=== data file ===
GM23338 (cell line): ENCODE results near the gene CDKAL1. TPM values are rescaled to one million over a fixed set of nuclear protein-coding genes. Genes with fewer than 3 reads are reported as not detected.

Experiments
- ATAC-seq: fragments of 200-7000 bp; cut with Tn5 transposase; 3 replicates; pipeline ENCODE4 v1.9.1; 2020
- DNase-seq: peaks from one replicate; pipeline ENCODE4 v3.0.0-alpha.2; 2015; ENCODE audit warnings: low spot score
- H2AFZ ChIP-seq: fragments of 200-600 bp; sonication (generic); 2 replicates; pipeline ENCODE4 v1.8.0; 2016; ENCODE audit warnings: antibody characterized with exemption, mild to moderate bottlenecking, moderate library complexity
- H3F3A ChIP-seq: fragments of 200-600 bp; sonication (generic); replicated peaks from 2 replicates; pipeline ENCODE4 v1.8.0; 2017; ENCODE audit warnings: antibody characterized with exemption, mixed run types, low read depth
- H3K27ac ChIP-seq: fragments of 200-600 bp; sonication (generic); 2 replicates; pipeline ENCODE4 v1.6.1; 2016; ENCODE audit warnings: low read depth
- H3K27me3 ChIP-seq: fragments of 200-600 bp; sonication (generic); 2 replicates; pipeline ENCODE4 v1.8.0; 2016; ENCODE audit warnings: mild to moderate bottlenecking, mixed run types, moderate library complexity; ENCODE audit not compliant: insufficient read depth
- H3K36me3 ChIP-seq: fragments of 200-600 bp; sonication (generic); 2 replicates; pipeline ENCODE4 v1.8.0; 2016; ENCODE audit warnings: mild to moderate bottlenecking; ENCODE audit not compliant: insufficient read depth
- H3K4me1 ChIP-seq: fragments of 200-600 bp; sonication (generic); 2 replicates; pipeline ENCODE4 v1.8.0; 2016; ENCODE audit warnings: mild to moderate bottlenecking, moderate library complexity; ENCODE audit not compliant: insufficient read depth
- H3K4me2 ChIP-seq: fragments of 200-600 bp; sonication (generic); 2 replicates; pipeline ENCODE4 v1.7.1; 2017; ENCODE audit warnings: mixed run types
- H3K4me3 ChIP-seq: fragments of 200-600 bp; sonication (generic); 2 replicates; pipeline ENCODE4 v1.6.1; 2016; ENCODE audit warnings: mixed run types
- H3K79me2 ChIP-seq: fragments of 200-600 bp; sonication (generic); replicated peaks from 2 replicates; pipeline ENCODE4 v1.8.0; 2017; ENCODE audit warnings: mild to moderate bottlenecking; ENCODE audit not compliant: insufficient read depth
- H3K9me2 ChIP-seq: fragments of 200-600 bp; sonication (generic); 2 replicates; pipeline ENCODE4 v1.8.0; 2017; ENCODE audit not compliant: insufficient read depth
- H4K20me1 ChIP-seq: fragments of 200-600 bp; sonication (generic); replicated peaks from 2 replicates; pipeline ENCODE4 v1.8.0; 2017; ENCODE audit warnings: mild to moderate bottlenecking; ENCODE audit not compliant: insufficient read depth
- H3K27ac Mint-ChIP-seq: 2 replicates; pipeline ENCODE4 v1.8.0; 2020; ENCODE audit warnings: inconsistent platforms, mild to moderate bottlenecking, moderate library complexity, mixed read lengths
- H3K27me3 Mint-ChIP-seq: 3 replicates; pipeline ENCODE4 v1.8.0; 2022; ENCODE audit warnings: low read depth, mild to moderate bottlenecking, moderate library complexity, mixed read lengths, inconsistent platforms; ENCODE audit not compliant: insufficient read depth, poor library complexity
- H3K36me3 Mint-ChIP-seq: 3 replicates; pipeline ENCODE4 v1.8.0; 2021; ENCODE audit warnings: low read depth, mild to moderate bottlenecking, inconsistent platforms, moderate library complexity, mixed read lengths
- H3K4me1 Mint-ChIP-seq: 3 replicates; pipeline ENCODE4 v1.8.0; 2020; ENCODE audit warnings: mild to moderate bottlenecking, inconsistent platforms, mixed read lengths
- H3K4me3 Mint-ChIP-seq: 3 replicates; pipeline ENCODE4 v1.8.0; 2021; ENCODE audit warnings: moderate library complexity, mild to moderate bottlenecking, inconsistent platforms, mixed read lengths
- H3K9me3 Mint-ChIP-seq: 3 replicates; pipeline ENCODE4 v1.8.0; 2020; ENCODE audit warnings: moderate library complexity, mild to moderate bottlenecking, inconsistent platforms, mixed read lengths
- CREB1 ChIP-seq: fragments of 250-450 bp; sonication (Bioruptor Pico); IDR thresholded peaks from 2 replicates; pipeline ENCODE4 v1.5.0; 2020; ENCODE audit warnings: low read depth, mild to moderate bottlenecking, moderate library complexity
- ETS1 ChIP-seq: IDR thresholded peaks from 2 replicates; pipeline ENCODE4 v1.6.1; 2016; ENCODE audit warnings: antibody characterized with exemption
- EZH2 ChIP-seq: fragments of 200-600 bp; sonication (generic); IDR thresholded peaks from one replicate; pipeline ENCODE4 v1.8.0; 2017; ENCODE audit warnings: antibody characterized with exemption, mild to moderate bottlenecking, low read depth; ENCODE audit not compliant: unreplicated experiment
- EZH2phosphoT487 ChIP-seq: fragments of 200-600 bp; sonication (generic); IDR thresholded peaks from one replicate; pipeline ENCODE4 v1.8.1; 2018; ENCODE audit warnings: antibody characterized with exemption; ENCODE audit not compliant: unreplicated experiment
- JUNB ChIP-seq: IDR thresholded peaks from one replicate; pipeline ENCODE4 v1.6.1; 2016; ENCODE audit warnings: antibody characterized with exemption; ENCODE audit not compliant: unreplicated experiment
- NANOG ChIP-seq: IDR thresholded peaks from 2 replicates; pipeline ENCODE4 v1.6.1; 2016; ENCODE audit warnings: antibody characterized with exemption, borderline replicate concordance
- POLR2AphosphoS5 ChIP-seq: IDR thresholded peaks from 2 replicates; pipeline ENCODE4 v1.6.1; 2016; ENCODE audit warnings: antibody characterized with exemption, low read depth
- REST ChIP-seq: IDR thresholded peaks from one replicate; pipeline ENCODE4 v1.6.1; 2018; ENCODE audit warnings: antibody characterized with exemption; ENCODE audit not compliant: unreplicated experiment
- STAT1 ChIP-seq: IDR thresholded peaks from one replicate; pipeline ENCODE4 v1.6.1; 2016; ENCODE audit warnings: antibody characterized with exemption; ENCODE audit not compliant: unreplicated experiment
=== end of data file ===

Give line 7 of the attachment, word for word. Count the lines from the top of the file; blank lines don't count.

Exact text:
- H3K27ac ChIP-seq: fragments of 200-600 bp; sonication (generic); 2 replicates; pipeline ENCODE4 v1.6.1; 2016; ENCODE audit warnings: low read depth